After looking at these posters or books such as Trash: The Graphic Genius of Xploitation Posters and Film Posters of the 60s, it's hard not to become at least a little depressed when looking at the latest batch of bland, colorless film posters and DVD covers. While it's true that the film's the thing, some semblance of film artwork surely couldn't hurt.



9 comments:

J.D. said...

Another excellent article! George Armitage is such an underrated filmmaker. It's just a shame that he doesn't make more films. I think that MIAMI BLUES is probably my fave film of his and features such solid performances from Alec Baldwin, Jennifer Jason Leigh and, my fave, Fred Ward (also underrated).

Ned Merrill said...

Thanks again, j.d.!

If you look down a few posts, there's a new article featuring three obscure Timothy Bottoms films.

I wonder why Armitage has directed so few films over such a long period of time. It would seem logical that Armitage might have had some personality issues or creative differences with executives and producers over the years, making it difficult for him to work regularly. Purely speculation on my part.

Floyd Mutrux is another filmmaker from this era who has had his hand in a few significant films and a lot of others that have remained in "development hell" for one reason or another.

J.D. said...

In regards to Armitage, you're probably right. Maybe he just doesn't like having to make compromises with the studios who have no idea how to make a good film and he just doesn't like to fight it out with them, instead picking the projects that he connects with in a personal way?

Alas, so little has been written about him. I lump in with John Flynn as another fascinating filmmaker with a small but vital filmography that is often marginalized.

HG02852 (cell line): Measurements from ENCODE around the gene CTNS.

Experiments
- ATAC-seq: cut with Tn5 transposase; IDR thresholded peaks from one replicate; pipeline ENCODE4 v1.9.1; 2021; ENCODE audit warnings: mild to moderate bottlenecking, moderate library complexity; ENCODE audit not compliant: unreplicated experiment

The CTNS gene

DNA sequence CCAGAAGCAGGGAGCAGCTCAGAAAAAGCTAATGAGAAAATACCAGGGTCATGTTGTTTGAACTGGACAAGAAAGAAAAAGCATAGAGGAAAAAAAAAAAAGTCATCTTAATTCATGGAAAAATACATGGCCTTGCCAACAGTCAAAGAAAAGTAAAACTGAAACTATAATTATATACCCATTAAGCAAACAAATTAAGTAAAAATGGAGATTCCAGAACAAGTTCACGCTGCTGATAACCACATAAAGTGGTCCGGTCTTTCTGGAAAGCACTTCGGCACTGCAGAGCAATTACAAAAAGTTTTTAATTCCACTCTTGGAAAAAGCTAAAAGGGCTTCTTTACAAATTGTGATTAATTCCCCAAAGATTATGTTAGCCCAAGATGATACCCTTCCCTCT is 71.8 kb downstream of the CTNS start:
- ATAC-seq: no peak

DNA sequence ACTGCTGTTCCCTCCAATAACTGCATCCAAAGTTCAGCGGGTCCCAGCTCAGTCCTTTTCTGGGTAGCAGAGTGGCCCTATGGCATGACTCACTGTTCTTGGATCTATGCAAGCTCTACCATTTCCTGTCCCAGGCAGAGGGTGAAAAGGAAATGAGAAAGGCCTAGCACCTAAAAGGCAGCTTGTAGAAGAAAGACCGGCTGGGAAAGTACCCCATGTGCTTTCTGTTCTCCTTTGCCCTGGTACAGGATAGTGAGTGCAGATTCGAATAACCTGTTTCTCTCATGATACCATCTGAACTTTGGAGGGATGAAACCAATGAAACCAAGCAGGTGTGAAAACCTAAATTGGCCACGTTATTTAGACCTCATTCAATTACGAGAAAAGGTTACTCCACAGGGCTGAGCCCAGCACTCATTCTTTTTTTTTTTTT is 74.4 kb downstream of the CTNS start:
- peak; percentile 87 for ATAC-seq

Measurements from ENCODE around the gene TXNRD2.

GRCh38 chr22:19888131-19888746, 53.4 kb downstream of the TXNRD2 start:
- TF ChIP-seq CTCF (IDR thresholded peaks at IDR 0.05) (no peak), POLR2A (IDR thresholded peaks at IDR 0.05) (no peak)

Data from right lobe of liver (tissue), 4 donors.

Ned Merrill said...

Funny you should mention Flynn--I agree with the comparison and was already planning an article on one or more of his films.

J.D. said...

That's awesome! I love THE OUTFIT which is such an underrated gem. I can't find ANY info on it anywhere. Now, THAT film could do with a proper DVD release.

Ned Merrill said...

You are absolutely right on about THE OUTFIT. More Joe Don Baker can only make the world a better place.

J.D. said...

Definitely. Joe Don was pretty kick-ass in that one. He and Robert Duvall had great chemistry together. Altho, nothing will beat the surreal bad-ness of MITCHELL.

abe_lincolns_mole said...

happened to see this lost treasure in beautiful high def before the tragic day [1/20/09] when cablevision did away with many of their high def channels [my own personal black tuesday]. where else can u see brother vs. brother battle it out in an amazing finally complete with band uniforms, coonskin hats, broken tractors, parades as a cover, dyanamite aplenty, and a bazooka. my friend, akim, the terrible, turned me onto ioffers which has this nugget currently available in dvd-r. if u haven't seen it, you're missing the "godfather" of drive-in action movies.

Ned Merrill said...

abe_lincolns_mole,

Thanks for your comment. Had no idea this one was circulating on the HD channels. I'm a Comcast subscriber and haven't seen this one on any of the HD channels I get (MGM HD would be a good bet since is a UA title). Sorry to hear that Cablevision pulled the plug. I've looked at ioffer before and there are many titles there that I've put on my "wish list."